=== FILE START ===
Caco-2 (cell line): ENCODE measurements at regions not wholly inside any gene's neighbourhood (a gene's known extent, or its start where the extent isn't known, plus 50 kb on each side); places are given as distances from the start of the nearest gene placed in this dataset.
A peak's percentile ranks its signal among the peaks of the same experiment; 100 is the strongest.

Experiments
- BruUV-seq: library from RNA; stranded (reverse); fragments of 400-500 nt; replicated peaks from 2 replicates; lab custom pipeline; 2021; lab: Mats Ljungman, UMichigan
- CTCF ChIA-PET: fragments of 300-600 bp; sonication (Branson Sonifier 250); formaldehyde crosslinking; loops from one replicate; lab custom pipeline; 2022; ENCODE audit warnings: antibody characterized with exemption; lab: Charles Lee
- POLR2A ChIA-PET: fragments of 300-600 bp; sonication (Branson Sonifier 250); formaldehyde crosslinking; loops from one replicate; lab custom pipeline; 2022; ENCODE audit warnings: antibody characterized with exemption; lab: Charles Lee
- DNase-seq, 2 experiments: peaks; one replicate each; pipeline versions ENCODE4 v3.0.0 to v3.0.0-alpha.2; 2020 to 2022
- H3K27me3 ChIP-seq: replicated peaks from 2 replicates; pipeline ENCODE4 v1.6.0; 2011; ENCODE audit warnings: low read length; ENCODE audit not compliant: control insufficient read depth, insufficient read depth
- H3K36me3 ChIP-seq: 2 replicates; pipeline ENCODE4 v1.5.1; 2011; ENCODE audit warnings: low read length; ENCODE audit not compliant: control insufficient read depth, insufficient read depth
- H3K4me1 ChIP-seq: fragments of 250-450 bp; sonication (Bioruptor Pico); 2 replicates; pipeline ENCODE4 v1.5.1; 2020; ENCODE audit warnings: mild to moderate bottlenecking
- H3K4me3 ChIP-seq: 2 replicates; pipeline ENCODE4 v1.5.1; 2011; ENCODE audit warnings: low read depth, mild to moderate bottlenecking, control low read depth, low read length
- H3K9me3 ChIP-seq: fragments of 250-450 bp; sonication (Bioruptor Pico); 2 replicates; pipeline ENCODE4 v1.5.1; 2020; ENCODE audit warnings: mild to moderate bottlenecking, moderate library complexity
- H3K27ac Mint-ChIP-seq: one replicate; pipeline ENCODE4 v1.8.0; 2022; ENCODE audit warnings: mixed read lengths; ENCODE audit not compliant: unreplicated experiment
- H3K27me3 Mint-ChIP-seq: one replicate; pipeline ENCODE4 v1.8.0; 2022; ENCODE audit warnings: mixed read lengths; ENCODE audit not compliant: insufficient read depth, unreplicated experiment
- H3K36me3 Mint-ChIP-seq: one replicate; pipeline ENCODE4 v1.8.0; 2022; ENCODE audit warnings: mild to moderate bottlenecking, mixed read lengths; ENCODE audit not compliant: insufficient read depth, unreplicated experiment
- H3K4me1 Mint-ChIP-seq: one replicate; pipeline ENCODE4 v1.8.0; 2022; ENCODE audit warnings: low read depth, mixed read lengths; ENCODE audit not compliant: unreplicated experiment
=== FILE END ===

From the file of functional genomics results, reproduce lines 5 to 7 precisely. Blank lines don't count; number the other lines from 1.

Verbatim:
- CTCF ChIA-PET: fragments of 300-600 bp; sonication (Branson Sonifier 250); formaldehyde crosslinking; loops from one replicate; lab custom pipeline; 2022; ENCODE audit warnings: antibody characterized with exemption; lab: Charles Lee
- POLR2A ChIA-PET: fragments of 300-600 bp; sonication (Branson Sonifier 250); formaldehyde crosslinking; loops from one replicate; lab custom pipeline; 2022; ENCODE audit warnings: antibody characterized with exemption; lab: Charles Lee
- DNase-seq, 2 experiments: peaks; one replicate each; pipeline versions ENCODE4 v3.0.0 to v3.0.0-alpha.2; 2020 to 2022